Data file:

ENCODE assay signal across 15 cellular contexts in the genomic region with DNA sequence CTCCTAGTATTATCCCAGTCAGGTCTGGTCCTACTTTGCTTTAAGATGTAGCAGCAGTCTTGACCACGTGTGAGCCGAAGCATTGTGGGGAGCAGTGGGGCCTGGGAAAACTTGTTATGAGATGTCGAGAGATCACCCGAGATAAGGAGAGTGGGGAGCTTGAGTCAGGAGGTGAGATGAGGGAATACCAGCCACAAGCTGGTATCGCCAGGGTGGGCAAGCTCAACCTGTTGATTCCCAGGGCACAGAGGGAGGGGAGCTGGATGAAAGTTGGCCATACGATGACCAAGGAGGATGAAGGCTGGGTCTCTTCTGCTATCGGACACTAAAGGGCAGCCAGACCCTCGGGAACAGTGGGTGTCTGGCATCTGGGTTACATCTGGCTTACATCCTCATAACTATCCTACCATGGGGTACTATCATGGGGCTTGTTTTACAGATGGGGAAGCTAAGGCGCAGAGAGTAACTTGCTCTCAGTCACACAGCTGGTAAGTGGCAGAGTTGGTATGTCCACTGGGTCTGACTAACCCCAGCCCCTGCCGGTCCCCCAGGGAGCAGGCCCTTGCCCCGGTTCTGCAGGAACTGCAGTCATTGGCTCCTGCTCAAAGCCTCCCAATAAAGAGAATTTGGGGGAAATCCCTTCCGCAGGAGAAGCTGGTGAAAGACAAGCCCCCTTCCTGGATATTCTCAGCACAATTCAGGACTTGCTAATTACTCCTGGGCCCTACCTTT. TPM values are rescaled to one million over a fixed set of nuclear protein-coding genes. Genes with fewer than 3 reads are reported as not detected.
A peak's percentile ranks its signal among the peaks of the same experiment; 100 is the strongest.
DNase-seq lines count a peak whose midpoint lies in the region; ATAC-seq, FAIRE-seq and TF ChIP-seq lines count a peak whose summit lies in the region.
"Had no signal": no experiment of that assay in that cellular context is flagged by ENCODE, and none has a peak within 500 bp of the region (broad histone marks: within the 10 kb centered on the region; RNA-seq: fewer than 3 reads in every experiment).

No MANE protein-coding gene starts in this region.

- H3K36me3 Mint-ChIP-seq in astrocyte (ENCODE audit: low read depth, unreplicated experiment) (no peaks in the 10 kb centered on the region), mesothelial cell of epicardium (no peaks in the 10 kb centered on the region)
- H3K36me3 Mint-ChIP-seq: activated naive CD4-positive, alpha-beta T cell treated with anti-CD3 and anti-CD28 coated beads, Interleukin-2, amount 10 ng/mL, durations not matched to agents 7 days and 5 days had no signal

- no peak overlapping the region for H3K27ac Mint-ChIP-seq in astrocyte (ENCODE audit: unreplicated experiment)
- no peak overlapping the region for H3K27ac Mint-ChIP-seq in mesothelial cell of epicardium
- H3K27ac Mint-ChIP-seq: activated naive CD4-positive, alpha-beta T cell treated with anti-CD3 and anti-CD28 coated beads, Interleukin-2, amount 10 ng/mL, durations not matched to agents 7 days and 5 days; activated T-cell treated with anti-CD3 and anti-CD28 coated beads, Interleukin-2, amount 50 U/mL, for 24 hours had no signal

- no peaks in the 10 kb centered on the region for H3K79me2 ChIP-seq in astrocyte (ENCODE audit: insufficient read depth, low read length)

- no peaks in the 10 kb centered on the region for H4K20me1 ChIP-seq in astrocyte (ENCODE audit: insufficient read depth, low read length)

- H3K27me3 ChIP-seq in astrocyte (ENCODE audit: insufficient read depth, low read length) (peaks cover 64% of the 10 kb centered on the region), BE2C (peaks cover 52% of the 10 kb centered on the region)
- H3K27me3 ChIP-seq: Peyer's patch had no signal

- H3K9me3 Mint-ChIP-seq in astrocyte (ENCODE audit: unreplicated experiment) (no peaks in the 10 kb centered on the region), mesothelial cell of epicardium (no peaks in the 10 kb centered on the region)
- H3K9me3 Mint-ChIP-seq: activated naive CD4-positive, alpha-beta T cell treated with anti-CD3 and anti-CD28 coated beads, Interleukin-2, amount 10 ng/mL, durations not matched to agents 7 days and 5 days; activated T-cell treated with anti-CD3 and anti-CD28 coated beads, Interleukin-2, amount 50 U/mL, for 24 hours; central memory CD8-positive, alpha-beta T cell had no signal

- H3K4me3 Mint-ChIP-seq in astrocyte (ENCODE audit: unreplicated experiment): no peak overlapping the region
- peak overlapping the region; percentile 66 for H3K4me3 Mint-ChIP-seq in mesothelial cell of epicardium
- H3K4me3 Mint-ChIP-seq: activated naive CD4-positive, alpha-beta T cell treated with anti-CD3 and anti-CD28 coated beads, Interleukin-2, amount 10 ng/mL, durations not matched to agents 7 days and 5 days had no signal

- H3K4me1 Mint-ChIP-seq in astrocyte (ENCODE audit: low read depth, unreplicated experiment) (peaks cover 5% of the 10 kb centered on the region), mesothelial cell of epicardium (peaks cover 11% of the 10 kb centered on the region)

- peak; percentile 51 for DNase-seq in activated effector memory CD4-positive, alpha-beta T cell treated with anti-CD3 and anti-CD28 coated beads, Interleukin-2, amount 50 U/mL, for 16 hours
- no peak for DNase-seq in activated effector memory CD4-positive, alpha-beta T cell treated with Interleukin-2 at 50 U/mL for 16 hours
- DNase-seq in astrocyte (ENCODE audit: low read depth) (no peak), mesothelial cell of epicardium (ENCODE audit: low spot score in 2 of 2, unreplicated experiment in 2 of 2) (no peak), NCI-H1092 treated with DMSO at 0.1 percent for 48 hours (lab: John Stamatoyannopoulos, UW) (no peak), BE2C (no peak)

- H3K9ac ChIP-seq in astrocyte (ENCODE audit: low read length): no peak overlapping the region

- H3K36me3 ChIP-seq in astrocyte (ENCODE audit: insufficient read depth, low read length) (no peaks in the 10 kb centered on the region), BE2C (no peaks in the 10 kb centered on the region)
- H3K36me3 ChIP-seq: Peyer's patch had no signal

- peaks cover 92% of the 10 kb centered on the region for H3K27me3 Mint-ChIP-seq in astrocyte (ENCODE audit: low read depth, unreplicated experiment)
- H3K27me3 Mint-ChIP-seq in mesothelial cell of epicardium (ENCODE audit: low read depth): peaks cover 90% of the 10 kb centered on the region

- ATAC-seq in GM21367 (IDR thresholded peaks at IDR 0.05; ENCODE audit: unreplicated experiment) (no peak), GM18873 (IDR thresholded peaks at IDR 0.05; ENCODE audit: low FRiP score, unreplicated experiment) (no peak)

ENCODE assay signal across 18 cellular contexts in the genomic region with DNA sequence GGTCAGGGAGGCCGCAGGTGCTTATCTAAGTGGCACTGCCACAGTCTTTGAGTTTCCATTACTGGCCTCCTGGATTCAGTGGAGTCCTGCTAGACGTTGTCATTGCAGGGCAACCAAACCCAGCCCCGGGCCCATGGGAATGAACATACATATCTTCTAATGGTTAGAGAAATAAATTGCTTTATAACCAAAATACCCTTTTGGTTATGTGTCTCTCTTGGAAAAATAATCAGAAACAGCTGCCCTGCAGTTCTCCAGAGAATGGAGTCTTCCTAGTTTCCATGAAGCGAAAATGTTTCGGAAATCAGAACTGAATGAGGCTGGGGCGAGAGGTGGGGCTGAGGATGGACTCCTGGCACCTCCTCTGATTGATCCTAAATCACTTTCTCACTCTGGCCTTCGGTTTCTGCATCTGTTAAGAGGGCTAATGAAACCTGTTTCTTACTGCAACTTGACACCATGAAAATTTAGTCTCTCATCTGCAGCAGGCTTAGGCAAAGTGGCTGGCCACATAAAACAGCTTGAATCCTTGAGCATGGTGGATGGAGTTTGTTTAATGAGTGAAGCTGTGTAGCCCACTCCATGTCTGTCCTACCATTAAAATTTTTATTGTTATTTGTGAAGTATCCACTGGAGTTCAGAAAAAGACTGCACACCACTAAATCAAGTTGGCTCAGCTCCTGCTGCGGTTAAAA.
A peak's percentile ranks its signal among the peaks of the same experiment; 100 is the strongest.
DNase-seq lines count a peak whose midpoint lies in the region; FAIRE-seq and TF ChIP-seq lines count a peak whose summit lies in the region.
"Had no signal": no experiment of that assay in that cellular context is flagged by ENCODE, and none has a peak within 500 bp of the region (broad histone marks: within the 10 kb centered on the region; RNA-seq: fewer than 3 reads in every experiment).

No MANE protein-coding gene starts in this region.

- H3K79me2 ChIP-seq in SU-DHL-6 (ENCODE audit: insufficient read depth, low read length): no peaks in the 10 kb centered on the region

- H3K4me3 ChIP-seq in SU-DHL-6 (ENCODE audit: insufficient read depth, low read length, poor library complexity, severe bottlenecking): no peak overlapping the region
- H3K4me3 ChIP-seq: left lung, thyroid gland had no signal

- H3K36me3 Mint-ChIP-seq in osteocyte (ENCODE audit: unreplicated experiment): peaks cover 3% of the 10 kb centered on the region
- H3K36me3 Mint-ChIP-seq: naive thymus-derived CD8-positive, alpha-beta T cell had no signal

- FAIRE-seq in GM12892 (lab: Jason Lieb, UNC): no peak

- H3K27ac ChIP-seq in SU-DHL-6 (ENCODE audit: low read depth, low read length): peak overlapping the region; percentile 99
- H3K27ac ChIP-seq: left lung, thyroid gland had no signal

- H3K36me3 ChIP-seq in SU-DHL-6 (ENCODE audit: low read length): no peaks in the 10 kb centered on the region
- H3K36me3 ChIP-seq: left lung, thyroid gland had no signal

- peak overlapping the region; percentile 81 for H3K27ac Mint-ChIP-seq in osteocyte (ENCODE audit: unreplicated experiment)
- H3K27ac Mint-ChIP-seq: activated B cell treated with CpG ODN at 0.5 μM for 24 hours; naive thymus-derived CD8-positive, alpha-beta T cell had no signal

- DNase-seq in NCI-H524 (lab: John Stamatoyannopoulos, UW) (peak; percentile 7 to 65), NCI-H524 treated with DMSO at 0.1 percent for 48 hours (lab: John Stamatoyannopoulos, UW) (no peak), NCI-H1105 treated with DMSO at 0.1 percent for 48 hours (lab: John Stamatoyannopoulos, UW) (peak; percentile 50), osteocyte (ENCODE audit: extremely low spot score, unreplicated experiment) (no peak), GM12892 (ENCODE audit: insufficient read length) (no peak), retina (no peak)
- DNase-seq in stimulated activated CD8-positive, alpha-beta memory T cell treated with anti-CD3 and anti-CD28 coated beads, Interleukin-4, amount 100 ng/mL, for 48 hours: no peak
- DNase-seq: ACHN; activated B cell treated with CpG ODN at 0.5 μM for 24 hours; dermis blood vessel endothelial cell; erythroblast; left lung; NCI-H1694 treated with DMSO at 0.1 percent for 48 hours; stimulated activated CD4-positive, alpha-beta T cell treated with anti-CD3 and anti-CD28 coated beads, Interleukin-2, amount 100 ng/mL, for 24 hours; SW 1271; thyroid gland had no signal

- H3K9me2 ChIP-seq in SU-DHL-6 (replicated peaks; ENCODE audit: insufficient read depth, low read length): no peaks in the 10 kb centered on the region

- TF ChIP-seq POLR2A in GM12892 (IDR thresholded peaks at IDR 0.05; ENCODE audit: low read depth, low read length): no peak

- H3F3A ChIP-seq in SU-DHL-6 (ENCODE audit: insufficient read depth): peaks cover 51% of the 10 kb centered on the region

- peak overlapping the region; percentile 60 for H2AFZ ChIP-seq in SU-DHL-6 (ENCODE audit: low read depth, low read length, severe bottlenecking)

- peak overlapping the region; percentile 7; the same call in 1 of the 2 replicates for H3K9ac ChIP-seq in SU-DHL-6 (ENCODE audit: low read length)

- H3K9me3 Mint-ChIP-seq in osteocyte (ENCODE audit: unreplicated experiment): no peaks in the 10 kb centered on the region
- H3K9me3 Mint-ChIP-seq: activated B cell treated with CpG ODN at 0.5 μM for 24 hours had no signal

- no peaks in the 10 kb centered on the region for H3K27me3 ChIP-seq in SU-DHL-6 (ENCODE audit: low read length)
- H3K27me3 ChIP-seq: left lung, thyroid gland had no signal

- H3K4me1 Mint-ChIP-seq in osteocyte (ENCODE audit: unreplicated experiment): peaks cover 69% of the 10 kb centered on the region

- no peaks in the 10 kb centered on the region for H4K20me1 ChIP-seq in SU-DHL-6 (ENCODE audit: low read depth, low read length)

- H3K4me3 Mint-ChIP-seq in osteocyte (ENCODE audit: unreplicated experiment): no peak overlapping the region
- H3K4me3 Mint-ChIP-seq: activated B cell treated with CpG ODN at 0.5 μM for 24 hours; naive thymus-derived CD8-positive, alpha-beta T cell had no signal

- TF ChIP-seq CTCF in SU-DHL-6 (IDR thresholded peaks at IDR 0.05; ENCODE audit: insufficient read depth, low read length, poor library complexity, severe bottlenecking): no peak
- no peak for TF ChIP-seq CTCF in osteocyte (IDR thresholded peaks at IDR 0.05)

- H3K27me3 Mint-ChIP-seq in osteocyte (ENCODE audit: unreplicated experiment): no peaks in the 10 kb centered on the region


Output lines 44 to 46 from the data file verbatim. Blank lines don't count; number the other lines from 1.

- H3K36me3 ChIP-seq: left lung, thyroid gland had no signal

- peak overlapping the region; percentile 81 for H3K27ac Mint-ChIP-seq in osteocyte (ENCODE audit: unreplicated experiment)
- H3K27ac Mint-ChIP-seq: activated B cell treated with CpG ODN at 0.5 μM for 24 hours; naive thymus-derived CD8-positive, alpha-beta T cell had no signal